There is also the usual skepticism that these efforts really have anything to do with providing energy and that "[l]ooming in the background is the widespread suspicion that the rush for civilian nuclear power is also covert preparation for a nuclear arms race." .
"Having nuclear power is a symbol of national prestige and a politically popular project. It showcases scientific and technological knowledge," Harvard University’s Martin B. Malin, an expert in arms control and international relations in the Middle East, and director of the Managing the Atom project at Harvard’s Kennedy School of Government. tells AOL. "But it’s really the presumed security implications" of nuclear power that are the real draw for these countries, "They are nervous about Iran’s nuclear ambitions and would like to have some capacity in the nuclear realm."
The article does note that all Middle Eastern countries do not have oil and that many are running short of electricity – protesters in Egypt recently blocked highways after power outages. It also notes that countries with large fossil fuel reserves can benefit by selling them abroad rather than using them at home. It even quotes William Tobey, a former senior nonproliferation official in the Bush administration saying, "This can be good for the United States and for the worldwide supply, because oil and natural gas are fungible."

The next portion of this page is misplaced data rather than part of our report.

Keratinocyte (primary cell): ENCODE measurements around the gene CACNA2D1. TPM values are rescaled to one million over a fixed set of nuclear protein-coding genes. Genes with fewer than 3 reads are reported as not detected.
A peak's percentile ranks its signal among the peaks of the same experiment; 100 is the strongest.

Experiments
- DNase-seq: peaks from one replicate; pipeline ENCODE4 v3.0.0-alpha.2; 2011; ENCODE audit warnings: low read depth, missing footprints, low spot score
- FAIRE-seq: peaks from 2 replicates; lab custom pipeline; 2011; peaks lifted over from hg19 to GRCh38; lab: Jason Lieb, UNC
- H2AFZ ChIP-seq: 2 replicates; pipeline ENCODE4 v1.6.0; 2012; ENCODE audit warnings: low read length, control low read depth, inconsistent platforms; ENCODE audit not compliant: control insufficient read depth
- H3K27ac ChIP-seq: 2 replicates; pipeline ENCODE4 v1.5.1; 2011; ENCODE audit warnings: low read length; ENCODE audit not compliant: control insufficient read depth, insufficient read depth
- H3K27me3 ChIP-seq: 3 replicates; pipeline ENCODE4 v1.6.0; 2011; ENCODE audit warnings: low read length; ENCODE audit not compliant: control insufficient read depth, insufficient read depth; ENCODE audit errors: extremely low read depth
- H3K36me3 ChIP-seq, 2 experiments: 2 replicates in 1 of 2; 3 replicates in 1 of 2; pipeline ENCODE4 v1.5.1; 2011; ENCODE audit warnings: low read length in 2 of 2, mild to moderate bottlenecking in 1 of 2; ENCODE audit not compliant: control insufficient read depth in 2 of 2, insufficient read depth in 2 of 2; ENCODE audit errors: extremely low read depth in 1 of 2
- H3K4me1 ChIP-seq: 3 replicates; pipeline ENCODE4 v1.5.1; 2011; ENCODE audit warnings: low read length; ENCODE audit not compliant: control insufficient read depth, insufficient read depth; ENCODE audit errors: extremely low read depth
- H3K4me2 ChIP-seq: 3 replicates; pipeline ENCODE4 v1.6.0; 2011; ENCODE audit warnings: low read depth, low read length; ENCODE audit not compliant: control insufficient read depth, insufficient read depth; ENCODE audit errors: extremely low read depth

But then follows this inexplicable and unattributed sentence:
"But that scenario might not necessarily make a dent in global greenhouse gas emissions, an often cited benefit of nuclear power."
This, of course, is the mantra of professional environmental activists arguing that because the uranium enrichment in Paducah, Kentucky uses 1000 megawatts of coal to produce the nation’s enriched uranium supply, that nuclear power will not reduce greenhouse gases as advertised.
Altogether, though, AOL offers a clear-sighted view of what’s going on in the world – something sorely missing in general press coverage of nuclear energy.
Read more at AOL News
Monday, April 12th, 2010
By William Tucker
Whatever its success in reducing the possibilities of nuclear war, the 40-nation summit that convenes in Washington today holds great promise for advancing the cause of civilian nuclear power.
Bomb making and electricity generating have been fatefully intertwined, from the moment the first nuclear weapon was dropped in 1945 until the present moment, when the world holds its breath to see if Iran is really making a bomb or just seeking civilian power.
Nothing about Iran’s intentions will be resolved at the two-day conference convened by President Obama. But the summit will obviously help the world industry get its act together and root out sloppy procedures that could lead to a disaster for the industry in the years ahead.
There are dozens of little pockets of bomb-grade material lying around the world relatively unsupervised, the result of the haphazard procedures that have been followed so far. This was highlighted last week when Chile announced it had finally managed to rid itself of 40 pounds of highly enriched uranium created at two research reactors over the last several decades. The attempt to ship the material to the Savannah storage site was delayed twice by damage to transportation facilities in the recent Chilean earthquakes.